The Sandsman sank into the remaining seat, gesturing for Aoife to perch on the arm of the chair, as she had seen many women doing throughout the chance house. Up close, the table resembled a wooden prison more than anything. The velvet jacketed attendant, quite clearly not of Eastern origin, was housed in a hollowed out rectangle at the table’s heart. To his left was a small brass carousel, laden with twelve glass vials each filled with a suspicious green liquid. He too held a key, and the brass edged keyhole could be seen just in front of him in the dark wood of the table.
“All bets in,” the attendant said as a few wooden chips were left on the island in front of each participant.
As with the roulette table, he slid the key into the wood, turned it three times in place of one, and removed the key. The eight of them—all six participants, Aoife, and the attendant—watched in both anticipation and trepidation as the carousel began to spin. Aoife couldn’t tell where one rotation stopped and another began, and soon enough she began to lose count. Not that her count was particularly accurate in the first place.
The carousel ground to a halt, the ticking of the clockwork mechanism beneath the wood silencing with it. The attendant unhooked the vial directly in front of him and passed it to the battle scarred woman. She uncorked the vial, a delicate piece of glass no longer than Aoife’s index finger, and drank back the liquid with little care. All those gathered held their breath until a satisfied smirk broke out on the woman’s face, slamming the vial down on the table with a nerve shattering crunch.
“Sakinolma, Elia,” Gunnar said quietly, and the woman cast him a playful scowl.
The game continued in this manner, one vial per person going clockwise around the circle until it reached Gunnar. The attendant was reluctant to hand Gunnar his chosen vial, even going so far as to offer to drink it himself. But the Sandsman would have none of it. Were he not willing to risk his life, he would never have sat down. The attendant, a Western man by the name of Cian, warily handed Gunnar his vial, shaking hands threatening to drop it.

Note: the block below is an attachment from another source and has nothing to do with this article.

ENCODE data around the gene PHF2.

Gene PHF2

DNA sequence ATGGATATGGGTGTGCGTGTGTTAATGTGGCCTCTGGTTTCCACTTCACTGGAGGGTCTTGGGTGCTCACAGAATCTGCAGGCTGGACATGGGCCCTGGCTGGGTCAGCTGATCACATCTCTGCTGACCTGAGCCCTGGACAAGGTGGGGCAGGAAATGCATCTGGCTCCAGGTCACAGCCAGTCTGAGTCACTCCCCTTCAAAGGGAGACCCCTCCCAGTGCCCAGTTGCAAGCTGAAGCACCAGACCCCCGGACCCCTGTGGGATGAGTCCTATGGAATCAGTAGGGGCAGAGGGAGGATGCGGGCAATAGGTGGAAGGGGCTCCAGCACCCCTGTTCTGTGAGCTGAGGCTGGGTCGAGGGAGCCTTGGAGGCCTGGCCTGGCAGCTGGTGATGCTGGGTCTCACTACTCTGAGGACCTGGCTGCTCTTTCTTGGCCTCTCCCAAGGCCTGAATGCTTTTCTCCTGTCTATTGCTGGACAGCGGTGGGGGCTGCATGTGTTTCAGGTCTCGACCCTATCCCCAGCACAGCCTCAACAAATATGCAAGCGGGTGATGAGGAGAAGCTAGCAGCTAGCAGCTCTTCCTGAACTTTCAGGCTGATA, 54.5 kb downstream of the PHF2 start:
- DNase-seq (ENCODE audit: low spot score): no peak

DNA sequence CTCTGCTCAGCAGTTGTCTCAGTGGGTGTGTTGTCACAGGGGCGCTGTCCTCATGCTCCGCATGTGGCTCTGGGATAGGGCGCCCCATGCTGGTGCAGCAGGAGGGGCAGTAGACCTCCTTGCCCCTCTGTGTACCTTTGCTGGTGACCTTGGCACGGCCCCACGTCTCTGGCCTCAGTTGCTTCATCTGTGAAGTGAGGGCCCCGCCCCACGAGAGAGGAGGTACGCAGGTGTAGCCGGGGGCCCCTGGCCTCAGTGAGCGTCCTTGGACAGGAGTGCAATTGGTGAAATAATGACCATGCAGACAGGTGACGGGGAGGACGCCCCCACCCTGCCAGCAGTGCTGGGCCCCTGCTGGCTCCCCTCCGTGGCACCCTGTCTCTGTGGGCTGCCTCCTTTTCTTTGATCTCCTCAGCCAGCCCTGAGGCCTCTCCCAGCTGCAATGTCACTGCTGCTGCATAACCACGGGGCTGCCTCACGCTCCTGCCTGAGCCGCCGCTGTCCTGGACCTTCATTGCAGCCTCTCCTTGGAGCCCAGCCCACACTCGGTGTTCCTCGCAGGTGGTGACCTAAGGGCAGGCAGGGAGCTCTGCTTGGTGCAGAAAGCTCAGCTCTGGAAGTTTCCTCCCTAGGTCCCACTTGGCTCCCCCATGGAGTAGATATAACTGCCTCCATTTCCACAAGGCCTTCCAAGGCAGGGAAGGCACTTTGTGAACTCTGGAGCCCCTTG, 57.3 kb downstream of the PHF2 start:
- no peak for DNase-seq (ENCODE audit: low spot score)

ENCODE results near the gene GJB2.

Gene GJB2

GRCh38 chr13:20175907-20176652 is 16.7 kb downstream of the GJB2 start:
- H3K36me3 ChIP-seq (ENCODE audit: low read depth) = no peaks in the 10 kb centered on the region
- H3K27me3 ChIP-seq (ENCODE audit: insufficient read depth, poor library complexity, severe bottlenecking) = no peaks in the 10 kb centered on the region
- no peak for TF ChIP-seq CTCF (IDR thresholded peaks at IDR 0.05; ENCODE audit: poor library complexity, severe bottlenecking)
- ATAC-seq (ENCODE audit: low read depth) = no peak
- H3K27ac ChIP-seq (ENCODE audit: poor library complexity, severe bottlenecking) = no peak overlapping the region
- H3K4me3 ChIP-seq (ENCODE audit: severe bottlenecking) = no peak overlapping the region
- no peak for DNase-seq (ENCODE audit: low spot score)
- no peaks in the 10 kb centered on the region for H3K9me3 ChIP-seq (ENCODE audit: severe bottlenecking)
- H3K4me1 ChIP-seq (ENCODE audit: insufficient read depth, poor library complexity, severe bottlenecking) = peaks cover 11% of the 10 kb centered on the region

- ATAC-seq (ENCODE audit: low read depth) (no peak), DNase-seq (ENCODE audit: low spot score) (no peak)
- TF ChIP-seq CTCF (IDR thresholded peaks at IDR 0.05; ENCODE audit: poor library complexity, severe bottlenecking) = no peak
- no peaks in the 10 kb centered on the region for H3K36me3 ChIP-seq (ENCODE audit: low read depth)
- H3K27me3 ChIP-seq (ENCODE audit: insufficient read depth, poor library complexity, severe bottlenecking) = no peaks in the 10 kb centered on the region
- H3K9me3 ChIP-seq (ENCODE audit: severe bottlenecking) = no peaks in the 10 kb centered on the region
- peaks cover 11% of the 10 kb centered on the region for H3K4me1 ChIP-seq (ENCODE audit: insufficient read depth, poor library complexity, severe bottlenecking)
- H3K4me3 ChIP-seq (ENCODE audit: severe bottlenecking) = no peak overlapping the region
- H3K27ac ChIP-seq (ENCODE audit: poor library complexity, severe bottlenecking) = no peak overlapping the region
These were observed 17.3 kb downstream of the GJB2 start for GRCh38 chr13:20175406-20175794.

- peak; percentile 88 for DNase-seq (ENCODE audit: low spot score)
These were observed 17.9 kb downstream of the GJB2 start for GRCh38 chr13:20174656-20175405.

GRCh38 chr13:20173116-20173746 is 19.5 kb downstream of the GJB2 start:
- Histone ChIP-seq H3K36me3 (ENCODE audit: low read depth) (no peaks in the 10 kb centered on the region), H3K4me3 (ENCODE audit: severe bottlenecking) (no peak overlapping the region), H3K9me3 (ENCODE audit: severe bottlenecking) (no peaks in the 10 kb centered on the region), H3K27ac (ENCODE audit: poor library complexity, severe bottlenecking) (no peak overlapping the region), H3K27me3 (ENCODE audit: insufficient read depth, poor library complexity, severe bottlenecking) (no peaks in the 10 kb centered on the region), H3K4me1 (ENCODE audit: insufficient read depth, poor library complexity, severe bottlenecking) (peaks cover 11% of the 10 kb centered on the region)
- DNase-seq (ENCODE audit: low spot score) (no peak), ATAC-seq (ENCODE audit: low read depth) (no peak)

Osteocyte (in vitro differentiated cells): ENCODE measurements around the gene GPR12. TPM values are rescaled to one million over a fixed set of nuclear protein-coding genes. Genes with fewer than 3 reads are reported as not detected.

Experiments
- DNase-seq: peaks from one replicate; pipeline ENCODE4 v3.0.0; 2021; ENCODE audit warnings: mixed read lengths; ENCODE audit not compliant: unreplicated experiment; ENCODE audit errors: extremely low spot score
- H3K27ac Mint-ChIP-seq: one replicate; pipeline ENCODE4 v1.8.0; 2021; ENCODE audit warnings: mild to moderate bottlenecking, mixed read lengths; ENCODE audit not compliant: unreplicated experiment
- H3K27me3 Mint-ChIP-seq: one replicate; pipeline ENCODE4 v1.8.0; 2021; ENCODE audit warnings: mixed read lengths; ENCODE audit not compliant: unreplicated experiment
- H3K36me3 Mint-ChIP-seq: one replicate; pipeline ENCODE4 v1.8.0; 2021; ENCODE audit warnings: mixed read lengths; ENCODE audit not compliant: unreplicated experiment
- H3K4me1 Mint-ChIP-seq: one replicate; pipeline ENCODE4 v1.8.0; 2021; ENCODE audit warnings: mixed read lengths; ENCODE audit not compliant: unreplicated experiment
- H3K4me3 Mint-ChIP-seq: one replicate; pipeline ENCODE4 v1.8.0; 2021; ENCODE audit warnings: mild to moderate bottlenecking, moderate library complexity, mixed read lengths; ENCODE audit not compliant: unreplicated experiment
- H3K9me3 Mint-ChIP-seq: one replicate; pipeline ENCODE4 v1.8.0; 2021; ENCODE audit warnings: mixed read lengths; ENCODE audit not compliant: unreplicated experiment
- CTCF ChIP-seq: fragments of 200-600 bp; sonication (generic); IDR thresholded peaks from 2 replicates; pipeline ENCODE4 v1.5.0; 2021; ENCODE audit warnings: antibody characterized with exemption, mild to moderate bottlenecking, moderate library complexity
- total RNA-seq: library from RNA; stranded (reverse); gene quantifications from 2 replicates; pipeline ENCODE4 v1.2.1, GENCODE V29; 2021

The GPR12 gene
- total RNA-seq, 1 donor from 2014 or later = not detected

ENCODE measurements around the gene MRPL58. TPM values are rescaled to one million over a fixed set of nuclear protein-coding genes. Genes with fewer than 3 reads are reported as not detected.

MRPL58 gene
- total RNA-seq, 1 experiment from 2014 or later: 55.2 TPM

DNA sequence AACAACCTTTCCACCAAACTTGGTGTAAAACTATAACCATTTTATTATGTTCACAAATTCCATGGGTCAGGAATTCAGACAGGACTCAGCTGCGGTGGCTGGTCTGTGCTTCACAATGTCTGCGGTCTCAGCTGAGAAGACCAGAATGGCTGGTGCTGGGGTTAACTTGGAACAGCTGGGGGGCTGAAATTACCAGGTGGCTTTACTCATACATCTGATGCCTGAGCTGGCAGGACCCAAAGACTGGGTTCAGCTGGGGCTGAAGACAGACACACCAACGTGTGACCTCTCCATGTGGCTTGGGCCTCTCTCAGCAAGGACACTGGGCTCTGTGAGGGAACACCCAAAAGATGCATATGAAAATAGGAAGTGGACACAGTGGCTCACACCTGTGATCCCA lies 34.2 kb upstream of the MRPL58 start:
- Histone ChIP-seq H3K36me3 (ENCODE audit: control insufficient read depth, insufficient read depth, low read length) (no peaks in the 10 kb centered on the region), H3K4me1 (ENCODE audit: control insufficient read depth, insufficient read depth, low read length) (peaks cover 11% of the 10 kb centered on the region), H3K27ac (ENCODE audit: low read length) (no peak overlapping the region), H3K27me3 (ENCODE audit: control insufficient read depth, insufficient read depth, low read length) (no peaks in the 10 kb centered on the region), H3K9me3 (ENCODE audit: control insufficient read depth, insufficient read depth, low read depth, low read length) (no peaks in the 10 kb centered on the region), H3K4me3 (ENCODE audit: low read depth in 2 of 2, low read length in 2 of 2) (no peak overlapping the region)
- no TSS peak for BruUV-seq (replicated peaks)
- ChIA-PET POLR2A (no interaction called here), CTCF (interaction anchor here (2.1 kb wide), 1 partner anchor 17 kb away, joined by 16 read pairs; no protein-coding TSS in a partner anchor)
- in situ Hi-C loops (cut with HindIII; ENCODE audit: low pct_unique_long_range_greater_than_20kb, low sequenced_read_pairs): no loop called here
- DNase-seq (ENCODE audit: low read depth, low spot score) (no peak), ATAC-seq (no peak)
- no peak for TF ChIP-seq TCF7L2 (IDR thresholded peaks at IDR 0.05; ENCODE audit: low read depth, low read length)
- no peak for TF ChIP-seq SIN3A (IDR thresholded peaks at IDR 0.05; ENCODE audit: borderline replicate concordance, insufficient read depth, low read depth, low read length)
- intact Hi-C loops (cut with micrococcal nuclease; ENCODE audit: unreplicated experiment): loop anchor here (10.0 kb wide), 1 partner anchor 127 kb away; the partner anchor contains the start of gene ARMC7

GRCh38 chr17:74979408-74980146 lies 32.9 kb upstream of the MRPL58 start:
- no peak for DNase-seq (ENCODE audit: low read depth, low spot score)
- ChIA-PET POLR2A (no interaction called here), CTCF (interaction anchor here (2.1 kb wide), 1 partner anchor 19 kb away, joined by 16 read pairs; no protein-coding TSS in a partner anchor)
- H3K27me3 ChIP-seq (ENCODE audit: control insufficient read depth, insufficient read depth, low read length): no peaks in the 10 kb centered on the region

Gunnar’s own hands were steady as a surgeon’s. He pulled out the cork with a satisfying pop and tipped the vial back against his lips, swallowing down half its contents. After a few moments, he too cracked a smile and offered the vial to Aoife.
“Is it…?” she asked hesitantly, taking the vial.
“Athosi Emerald Wine. It tingles a little when it goes down.”
The game continued as Aoife warily drank the green liquid. The scarred woman had already unstoppered and consumed another vial by the time Aoife finished her own. The tingling sensation Gunnar had mentioned started at her tongue and snaked its way down her throat like the yeşi viper behind it. Too scared to approach the table and set the vial down, she clutched the delicate glass in equally delicate hands.
With only five vials left, some of the participants upped their bets. Unlike other games, Yeşi Tehli had no odds; it was double or nothing, life or death. Those that upped their bets were either arrogant or believed themselves lucky enough to evade death. In the final round of Yeşi Tehli, bets were no longer on who would survive, but who had the greatest odds of dying.